From the book
iL'iˆle de France
Have you ever, on a long, cold, melancholy winter night--alone with your thoughts and the wind whistling through the hallways, the rain pounding against the windows--have you ever leaned your forehead against the mantel, absently watching sparks dance on the hearth, and longed to flee our wet and muddy Paris for some enchanted oasis? Somewhere fresh and carpeted in green, where you could lie in the shade of a riverside palm tree and doze off without a care in the world?
Well, the paradise of your dreams exists! Eden awaits you; the water flows clear and bright there, falling and surging up in bright dust; the palm fronds wave gently in the soft sea breeze like feathers in a genie's cap. The jambosa trees, laden with iridescent fruit, stand ready to offer you their sweetly scented shade. Come, follow me now.
Let us make for Brest, warlike sister of bustling Marseille, standing sentinel over the waves. Choose a vessel from the hundreds anchored in its port--perhaps a brigantine, long-masted, lean, and light-sailed, fit even for the hardy pirates dreamed up by Walter Scott, that romantic poet of the waves. It's early September, the perfect time to begin a long voyage. Let us board our chosen ship and leave summer behind in our quest for spring! Adieu, Brest, Nantes, Bayonne--adieu, France!
See there, on our right, that granite peak towering ten thousand feet into the clouds? Look, in such transparent water even its mighty roots are visible. It is Tenerife, the ancient Nivaria, rendezvous point for the eagles that swoop and glide around its crest, looking as small as doves from this great distance. This, however, is not our destination; it's simply a stray bit of Spain, and I've promised you the garden of the world.
Look, on the left--that barren rock, burning in the tropical sun? Our modern Prometheus spent six years chained there. England chose that wasted islet to erect a monument to its own shame, to the stake where Joan of Arc burned and the scaffold where Mary Stuart died. It is a political Golgotha, and for eighteen years it was the pious rendezvous point where all ships converged. But--enough of the regicide St. Helena, we will have nothing more to do with her, now that the martyr is gone.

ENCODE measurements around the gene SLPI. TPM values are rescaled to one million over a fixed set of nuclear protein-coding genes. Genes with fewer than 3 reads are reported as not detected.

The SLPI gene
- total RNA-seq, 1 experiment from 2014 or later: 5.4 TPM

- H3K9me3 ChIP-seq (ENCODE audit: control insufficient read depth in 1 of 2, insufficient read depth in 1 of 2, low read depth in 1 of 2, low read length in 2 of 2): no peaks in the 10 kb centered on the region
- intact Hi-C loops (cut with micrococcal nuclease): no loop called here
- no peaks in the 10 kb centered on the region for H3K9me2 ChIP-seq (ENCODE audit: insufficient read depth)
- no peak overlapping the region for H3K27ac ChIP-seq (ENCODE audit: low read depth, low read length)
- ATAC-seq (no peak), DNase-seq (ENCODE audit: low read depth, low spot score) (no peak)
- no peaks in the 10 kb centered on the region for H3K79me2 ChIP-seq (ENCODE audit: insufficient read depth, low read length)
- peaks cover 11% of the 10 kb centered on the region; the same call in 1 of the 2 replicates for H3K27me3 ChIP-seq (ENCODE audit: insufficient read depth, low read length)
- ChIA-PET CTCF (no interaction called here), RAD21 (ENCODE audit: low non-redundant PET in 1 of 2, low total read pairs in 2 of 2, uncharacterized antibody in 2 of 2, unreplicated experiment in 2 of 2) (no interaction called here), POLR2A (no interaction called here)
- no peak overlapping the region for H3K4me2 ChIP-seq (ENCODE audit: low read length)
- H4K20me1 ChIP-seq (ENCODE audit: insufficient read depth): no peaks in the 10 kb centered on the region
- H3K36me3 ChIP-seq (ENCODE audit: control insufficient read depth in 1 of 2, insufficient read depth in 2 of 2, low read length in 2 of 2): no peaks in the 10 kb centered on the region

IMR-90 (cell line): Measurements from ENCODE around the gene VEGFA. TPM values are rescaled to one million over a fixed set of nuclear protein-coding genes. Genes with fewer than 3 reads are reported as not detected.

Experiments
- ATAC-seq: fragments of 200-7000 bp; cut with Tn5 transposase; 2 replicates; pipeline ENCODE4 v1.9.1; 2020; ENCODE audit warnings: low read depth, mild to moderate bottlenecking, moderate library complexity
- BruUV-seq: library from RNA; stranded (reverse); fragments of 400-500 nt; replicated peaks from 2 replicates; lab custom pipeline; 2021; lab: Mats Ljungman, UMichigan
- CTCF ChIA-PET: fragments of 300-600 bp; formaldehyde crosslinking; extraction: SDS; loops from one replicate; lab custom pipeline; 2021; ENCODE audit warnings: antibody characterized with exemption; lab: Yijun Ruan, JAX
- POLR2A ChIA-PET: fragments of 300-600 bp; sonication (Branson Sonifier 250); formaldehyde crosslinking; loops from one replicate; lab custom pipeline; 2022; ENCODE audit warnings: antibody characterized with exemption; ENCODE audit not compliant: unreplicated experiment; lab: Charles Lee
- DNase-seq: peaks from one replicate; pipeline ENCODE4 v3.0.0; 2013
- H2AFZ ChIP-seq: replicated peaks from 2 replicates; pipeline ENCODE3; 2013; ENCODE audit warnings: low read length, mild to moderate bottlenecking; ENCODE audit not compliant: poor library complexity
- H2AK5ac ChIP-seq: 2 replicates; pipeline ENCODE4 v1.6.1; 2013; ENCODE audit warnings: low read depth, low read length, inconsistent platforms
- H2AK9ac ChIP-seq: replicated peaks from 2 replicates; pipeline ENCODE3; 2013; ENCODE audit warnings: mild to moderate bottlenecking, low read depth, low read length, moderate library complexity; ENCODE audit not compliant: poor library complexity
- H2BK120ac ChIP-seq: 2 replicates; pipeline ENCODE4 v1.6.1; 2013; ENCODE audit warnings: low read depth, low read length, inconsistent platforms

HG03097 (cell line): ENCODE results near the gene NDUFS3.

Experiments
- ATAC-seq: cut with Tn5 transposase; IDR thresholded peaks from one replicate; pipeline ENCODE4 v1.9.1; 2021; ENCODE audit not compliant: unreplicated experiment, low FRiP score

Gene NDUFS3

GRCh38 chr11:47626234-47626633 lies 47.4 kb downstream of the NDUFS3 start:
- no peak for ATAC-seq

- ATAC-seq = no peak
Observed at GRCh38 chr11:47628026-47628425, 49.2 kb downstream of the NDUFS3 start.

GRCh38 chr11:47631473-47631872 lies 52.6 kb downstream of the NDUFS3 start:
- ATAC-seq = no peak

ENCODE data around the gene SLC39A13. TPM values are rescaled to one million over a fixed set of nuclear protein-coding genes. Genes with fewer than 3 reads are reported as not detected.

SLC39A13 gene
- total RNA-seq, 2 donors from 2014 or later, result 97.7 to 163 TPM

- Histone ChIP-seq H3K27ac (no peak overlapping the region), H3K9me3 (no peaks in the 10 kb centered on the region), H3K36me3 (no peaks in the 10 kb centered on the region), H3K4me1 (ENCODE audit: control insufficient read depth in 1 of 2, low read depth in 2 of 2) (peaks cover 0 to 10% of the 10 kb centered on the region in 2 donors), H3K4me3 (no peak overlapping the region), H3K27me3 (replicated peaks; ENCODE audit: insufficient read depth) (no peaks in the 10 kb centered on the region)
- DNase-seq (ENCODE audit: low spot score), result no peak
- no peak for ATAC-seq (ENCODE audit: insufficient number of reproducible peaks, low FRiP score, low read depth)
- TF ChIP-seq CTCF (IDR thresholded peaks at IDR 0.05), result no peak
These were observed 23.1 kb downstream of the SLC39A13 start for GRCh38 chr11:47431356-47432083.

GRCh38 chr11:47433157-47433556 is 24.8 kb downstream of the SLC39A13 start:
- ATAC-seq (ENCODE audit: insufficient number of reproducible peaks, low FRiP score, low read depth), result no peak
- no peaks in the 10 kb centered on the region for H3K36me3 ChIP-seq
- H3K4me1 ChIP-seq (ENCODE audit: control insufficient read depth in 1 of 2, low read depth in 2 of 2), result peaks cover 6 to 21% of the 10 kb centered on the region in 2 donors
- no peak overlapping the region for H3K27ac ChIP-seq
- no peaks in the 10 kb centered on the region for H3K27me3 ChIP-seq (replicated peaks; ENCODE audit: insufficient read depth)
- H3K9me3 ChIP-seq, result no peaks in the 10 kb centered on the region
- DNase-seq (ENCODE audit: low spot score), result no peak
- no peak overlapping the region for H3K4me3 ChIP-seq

We've reached the Cape of Storms now. See the towering peak in front of us, its summit lost in the mists? This is the giant Adamastor, who appeared to the author of The Lusiads. It marks the very end of the earth--the prow of that great green vessel on which we are all passengers. How the waves crash with furious impotence against its rocky face! It is impervious, invincible, forever anchored here in the port of eternity with God himself as captain. Let us keep on. Beyond these verdant mountains lies nothing but barren stone and sun-scorched desert. I promised you pure water, gentle shade, succulent fruit, and radiant blooms, did I not?
Ah, the westerly wind has finally brought us to our destination--the Indian Ocean, theater of the Arabian Nights! There is grim Mont Bourbon, with its sulfurous, eternally flaming volcano. Spare a glance at its fiery maw and smell its fumes. Just a few knots more now; we pass between île Plate and Coin-de-Mire and round pointe aux Cannoniers, and we drop anchor at last. Our trusty brigantine has earned a rest. We have arrived! This is the blessed island itself, hidden away in this far-flung corner of the world like some virginal maiden whose mother jealously guards her beauty from covetous suitors' eyes. This is the Promised Land--the pearl of the Indian Ocean. This is île de France.
Now, chaste daughter of the seas, twin sister of Bourbon, blessed rival of Ceylon,...